Pufferbelly

Youth take part in the 2019 Pufferbelly 5k along the section of the Pufferbelly Trail around the Parkview Family YMCA.

HUNTERTOWN — Like many things in Fort Wayne, trail development has come to a rest during the COVID-19 pandemic. In Huntertown, that stagnation could continue after the state’s reopening, due to a separate issue with homeowners.

A planned section of the Pufferbelly Trail from Life Bridge Church off Corbin Road headed north has been delayed due to a holdup in getting signatures from residents in the Twin Eagles subdivision. Fort Wayne Trails has about half of the 158 signatures it needs to continue its trail through a common area in the neighborhood, Fort Wayne Trails Executive Director Megan McClellan told Huntertown Town Council members May 18. The organization needs about 66% of the 239 households within Twin Eagles to consent.

In order to keep the process going, Fort Wayne Trails plans to host a drive-through signing from 2-5 p.m. June 3 at Huntertown Town Hall, 15617 Lima Road, Huntertown. At least three notaries will be present, and volunteers will be provided with personal protective equipment and hand sanitizer.

“One of the problems with getting people to sign before was not that they were unhappy with the trail, it was just that they didn’t have time. Now with everything shut down, it’s kind of an ideal time to do it,” McClellan said.

Fort Wayne Trails was confident it could forgo a friendly condemnation for the property because it had already secured signatures from 80% of residents in the Villas of Twin Eagles at the start of the project.

“Especially in the time of COVID, it’s that much more difficult,” McClellan said, adding that about half of the Twin Eagles residents Fort Wayne Trails has spoken with were aware of the planned trail prior to purchasing their homes. “Many of those people even said that the trail was the reason they bought in that neighborhood — they were super excited about it going in.”

McClellan said only about three homeowners have told the organization they were opposed to the trail’s construction.

“The people who are for it are very for it,” McClellan said. “We got probably 30 signatures right away from people who went out and found a notary.”

McClellan noted that there are five other trail projects currently in the works on the north side of town. One of the most extensive involves several improvements to Payton County Park on Dunton Road between Hathaway and Gump roads, which will be added through a DNR land and water grant. That project will include a half-mile paved loop connected to the Pufferbelly, as well as a trail hub complete with benches, picnic tables and a playground.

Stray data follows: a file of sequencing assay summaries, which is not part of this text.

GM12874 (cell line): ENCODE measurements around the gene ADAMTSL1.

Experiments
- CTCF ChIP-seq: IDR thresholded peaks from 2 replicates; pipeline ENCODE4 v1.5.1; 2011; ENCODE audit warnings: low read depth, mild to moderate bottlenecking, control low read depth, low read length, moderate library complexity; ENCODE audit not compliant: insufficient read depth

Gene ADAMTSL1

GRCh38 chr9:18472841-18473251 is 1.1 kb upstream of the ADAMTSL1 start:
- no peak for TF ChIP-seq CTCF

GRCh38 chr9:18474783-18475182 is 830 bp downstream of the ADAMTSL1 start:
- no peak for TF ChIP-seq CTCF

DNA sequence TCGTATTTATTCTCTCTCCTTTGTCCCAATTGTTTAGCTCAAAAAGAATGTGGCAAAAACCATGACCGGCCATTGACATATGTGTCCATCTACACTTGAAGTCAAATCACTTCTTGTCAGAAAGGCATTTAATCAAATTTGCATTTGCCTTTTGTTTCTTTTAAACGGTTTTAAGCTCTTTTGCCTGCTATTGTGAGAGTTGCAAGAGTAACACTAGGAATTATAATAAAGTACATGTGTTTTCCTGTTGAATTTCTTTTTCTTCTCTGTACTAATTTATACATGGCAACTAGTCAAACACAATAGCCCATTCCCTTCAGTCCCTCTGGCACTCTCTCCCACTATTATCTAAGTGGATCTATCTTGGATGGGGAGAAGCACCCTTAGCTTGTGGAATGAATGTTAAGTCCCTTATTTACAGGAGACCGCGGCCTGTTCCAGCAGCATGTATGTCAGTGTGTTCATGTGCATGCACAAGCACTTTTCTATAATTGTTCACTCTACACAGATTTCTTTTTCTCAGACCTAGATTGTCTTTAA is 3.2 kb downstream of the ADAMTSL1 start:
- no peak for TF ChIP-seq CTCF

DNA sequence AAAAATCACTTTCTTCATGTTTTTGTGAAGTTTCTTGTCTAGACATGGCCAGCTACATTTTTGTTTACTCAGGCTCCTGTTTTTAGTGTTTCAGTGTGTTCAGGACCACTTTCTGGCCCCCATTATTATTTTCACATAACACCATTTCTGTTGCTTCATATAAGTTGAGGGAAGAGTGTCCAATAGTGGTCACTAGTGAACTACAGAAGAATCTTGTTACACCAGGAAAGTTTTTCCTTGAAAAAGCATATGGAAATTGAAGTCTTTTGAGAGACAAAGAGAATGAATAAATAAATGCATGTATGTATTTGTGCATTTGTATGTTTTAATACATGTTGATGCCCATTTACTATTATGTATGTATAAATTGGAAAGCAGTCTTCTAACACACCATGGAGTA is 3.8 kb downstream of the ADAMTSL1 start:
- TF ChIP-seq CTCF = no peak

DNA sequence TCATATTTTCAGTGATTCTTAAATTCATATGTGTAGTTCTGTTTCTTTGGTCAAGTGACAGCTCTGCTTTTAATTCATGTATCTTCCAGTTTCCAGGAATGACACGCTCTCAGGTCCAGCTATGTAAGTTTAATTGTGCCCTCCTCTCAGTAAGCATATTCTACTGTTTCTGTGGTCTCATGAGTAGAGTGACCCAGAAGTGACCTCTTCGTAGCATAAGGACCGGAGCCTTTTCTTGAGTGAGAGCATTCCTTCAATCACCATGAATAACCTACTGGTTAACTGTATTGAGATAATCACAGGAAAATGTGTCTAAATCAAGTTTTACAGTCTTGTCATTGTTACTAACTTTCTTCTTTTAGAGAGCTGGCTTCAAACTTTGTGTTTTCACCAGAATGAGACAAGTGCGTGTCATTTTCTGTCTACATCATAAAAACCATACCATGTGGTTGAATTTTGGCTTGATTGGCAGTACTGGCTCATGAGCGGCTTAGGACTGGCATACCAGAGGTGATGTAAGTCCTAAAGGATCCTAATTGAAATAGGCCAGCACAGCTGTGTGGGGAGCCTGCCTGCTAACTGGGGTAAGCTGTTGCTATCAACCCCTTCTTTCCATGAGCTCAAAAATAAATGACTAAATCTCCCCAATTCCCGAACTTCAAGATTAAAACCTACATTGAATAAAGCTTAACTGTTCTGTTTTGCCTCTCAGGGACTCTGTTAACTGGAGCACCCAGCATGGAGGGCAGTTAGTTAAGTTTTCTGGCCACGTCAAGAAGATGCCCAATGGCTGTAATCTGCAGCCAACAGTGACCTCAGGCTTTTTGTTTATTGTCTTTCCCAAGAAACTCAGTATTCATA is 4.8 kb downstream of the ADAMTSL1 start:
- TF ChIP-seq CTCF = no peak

A small section of trail on Carroll Road from Pathway Community Church to the existing Pufferbelly has been put on hold by the county until the rest of the Pufferbelly is completed. Another federal-aid trail project on Carroll Road, east of Bethel Road to Millstone Drive, has been planned by Huntertown. That project is on track for construction in 2023, Huntertown Town Manager Beth Shellman said.

McClellan said about 90% of the design is completed on a trail along Union Chapel Road from Auburn Road to the Pufferbelly. However, the timeline on that project could be longer than expected, depending on whether or not another Next Level Trails grant will be offered this year as the state continues to focus its attention on COVID-19 relief.

The city of Fort Wayne is also working on closing a small gap in the trail on Dupont Road. Bidding for that project has been put on hold due to the delay in Indiana’s tax filing deadline.

Although COVID-19 has delayed construction projects, McClellan said trail use has doubled compared to this time last year.

“With gyms closed and everybody stuck home and a lot of people out of work, the trails have become very important for people’s mental and physical health,” McClellan said. “Some of the projects are on hold, but we’re still here.”

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